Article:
• Grokster

      He is. But I think it's wrong to interpret that decision as granting much breathing room. You hit the nail on the head when you say it's "imperfectly understood," not just because it hasn't had the chance to develop in subsequent case law but because it's broadly enough worded that it's difficult/foolish to limit the decision's impact to its particular facts. (More <a href="http://www.reedsmith.com/our_people.cfm?cit_id=2279&faArea1=customWidgets.content_view_1&usecache=false">here</a>.) So, while I think Professor Wu's statement may be accurate, that's more due to someone's decision to tolerate the behavior than to certainty under Grokster that particular conduct will be deemed lawful.
      Denise Howell
      • Let the Wookie win.

        One (so far) unquestioned aspect of Grokster is that a company not expecting to make a profit is safe. An organization which issues software, warns against infringement, and has no other involvement in the activities of users seems to have escaped the Grokster exception.

        Admittedly, for profit companies do have to engage in a PR exercize because the Grokster decision is ultimately about the impression a company creates.

        It's not a crime if the defendant hasn't said it is... And I thought anti-trust's invention of a market after the charge and intent's mind reading and conspiracy's judgment of seriousness were bad.
        Anton Philidor
    • Ignore the Grokster Wookiee for a second

      If we ignore the Grokster [url=http://en.wikipedia.org/wiki/Chewbacca_Defense]Wookiee[/url] that is standing in the corner and just focus on section 512 for a second...

      [i](c) Information Residing on Systems or Networks at Direction of Users. -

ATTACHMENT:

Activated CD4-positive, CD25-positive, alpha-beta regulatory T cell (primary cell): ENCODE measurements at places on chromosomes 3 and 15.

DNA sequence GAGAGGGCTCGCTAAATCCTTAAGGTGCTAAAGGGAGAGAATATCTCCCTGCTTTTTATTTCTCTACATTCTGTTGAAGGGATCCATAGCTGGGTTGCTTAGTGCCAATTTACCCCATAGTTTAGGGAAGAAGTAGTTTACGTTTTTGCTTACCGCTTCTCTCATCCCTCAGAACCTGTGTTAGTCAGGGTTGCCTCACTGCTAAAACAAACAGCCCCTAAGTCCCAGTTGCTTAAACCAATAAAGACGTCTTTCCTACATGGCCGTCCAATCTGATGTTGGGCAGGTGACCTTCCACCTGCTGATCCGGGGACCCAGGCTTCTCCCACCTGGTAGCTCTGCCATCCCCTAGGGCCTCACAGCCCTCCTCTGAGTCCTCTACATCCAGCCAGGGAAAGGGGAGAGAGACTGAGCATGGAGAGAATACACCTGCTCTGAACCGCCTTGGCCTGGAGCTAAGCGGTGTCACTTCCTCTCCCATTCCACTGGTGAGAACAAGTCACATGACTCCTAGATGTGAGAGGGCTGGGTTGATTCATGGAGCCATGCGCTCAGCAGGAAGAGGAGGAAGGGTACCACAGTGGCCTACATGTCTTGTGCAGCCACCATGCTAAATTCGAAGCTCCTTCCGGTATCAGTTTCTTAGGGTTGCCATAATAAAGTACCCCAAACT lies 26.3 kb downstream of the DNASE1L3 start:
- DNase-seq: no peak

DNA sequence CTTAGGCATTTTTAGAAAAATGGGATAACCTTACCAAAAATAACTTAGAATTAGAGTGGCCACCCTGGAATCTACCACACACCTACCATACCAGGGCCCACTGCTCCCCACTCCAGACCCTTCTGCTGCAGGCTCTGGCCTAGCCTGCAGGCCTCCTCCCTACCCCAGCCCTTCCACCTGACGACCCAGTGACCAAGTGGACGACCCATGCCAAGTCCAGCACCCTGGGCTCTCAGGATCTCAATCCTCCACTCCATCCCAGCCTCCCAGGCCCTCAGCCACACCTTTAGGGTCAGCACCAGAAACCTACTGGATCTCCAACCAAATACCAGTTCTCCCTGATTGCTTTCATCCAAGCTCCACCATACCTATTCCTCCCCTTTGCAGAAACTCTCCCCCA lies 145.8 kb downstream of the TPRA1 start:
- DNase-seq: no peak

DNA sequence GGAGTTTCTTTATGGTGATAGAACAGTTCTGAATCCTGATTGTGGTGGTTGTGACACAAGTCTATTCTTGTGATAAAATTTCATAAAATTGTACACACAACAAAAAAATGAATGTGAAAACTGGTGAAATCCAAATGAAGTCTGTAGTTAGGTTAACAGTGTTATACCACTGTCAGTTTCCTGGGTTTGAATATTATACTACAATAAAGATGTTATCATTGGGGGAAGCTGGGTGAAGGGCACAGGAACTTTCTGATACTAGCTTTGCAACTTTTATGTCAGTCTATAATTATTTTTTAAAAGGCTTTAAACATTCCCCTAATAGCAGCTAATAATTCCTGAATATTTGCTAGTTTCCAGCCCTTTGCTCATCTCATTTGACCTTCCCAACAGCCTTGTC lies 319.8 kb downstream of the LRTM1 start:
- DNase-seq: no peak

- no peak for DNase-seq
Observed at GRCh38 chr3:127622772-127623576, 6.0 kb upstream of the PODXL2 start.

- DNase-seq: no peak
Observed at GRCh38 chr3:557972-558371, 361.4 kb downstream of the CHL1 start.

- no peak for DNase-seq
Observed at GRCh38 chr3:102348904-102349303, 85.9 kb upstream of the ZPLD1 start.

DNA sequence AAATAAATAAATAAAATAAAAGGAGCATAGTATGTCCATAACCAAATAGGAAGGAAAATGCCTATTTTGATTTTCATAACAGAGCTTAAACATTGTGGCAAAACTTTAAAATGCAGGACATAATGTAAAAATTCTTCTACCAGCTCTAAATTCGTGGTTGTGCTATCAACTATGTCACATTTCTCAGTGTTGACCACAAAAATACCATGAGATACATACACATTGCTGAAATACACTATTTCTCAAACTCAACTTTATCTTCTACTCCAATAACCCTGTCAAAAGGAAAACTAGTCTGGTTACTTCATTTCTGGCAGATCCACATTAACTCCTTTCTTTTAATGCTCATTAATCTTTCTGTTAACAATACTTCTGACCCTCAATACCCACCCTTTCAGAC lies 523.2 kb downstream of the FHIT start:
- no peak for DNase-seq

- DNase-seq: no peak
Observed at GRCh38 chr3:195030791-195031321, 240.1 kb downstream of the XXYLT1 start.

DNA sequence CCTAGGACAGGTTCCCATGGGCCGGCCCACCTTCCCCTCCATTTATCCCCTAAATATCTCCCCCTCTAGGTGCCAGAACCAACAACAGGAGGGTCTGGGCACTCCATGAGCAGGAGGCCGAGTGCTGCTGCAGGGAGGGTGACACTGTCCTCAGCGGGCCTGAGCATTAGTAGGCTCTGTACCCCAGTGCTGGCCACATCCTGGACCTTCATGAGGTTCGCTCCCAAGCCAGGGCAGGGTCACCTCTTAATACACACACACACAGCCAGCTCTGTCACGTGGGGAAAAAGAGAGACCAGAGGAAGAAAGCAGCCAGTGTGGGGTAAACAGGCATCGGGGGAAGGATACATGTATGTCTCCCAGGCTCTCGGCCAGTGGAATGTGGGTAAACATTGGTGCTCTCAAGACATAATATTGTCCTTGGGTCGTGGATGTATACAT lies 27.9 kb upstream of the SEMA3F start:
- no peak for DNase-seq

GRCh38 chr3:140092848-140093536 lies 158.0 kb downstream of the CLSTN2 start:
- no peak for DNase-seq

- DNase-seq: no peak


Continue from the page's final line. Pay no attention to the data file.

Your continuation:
(1) In general. - A service provider shall not be liable for monetary relief, or, except as provided in subsection (j), for injunctive or other equitable relief, for infringement of copyright by reason of the storage at the direction of a user of material that resides on a system or network controlled or operated by or for the service provider, if the service provider -

      (A)(i) does not have actual knowledge that the material or an activity using the material on the system or network is infringing;

      (ii) in the absence of such actual knowledge, is not aware of facts or circumstances from which infringing activity is apparent; or

      (iii) upon obtaining such knowledge or awareness, acts expeditiously to remove, or disable access to, the material;

      [b](B) does not receive a financial benefit directly attributable to the infringing activity, in a case in which the service provider has the right and ability to control such activity; and[/b]

      (C) upon notification of claimed infringement as described in paragraph (3), responds expeditiously to remove, or disable access to, the material that is claimed to be infringing or to be the subject of infringing activity.[/i]

      So there is actually even less breathing room than you think if the service provider receives a financial benefit directly related to the infringing activity.

      Now if a random add is on the page, this is the model for almost all free web services, which hosts the materials then are they receiving a financial benefit [b]directly[/b] related to the activity. That will be the question to answer in all the video sharing cases (YouTube is not the only one being sued right now).
      Edward Meyers
      • Ignoring the Wookie

        Agreed.
        Denise Howell